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ently rested in camp near Millwood and Berryville, crossed the Potomac, the Third corps at Shepherdstown, the First at Williamsport — the Comir.anding-General being with the latter, and my duties lying near him.
On Wednesday, 1st July, Chambersburecond corps, were detailed to report to General Imboden at Cash Town, and aid in guarding the main wagon train back to Williamsport.
The battalions generally remained in position most of the day. Nothing, however, was attempted by the enemy.
That nenemy's country infested by cavalary detachments, the batteries accompanying General Imboden arrived with the train at Williamsport late on the 5th, and on the 6th did excellent service in repelling an attack of the enemy.
On the 7th the artillery fortified line of battle, whose left rested on heights west of Hagerstown, and right on the Potomac, some miles below Williamsport.
In full expectation of a decisive battle here, the army was by the Commanding-General called upon for its utmost e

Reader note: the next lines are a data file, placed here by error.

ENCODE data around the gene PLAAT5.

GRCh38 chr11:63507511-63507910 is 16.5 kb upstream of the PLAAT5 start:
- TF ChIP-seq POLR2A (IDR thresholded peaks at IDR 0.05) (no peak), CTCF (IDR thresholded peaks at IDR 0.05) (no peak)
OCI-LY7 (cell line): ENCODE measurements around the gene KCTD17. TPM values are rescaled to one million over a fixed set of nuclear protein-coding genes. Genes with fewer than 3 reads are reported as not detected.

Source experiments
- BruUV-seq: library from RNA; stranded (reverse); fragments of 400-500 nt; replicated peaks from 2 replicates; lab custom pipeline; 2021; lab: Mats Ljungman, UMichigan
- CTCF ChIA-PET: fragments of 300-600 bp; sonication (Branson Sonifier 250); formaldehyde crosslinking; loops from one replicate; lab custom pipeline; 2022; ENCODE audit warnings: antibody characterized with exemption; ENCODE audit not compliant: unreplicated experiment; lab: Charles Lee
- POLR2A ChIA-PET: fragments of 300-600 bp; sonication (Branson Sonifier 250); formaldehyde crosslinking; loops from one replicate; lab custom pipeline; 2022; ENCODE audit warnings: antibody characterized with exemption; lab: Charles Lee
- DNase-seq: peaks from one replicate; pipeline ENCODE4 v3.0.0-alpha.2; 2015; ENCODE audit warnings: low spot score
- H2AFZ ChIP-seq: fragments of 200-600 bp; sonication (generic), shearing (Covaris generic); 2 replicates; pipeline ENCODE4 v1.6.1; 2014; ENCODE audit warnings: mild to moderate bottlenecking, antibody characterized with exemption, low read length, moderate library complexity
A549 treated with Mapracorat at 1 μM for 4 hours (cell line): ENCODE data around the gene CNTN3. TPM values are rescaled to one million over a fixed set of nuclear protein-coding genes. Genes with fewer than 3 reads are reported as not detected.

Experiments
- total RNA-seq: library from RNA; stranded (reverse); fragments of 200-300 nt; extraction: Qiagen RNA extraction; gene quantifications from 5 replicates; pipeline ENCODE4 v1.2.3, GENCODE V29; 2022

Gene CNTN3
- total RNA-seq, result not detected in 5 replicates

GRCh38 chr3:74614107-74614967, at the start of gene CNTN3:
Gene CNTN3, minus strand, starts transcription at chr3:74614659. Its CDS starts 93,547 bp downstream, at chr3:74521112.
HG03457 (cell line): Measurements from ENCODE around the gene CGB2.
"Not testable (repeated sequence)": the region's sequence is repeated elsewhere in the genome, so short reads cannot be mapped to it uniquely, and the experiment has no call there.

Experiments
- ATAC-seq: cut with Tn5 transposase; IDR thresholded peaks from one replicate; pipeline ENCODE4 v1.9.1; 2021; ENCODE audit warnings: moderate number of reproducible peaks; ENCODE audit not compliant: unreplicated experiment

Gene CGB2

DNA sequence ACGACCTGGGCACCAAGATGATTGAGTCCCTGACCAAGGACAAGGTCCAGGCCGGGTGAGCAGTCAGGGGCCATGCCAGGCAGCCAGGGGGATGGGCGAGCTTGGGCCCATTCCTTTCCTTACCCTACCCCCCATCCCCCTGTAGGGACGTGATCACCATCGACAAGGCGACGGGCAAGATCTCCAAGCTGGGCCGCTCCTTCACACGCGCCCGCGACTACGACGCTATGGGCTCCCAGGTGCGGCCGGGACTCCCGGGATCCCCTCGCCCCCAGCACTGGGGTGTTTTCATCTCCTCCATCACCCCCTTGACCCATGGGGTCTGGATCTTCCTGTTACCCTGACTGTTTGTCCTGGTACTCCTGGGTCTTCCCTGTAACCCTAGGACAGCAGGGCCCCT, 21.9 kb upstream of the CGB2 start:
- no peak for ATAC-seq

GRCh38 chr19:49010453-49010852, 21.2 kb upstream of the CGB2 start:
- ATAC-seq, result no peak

re at Gettysburg, because, in a spirit of magnanimity which has excited the highest admiration both in this country and in Europe, he said on the field of Gettysburg, It is all my fault, as he had said in like spirit to Stonewall Jackson at Chancellorsville, The victory is yours, not mine, will excite only surprise and not carry conviction to the minds of the old soldiers of General Lee, who knew the General's habit of self-depreciation.
The effort must therefore fail in its purpose.
Now le you were generally recognized as exercising a general command for the fight by me, and the other commands I was in contact with.
Similar authority was frequently conferred on you — for instance, at Ashby's Gap, Downesville, and notably at Chancellorsville.
Colonel W. M. Owens, then Colonel Walton's own adjutant, writes me that late on the night of July 2d, he found wagon and Colonel Walton on Cashtown road; slept until dawn; firing heard on right; saddled and rode to front.
Firing was from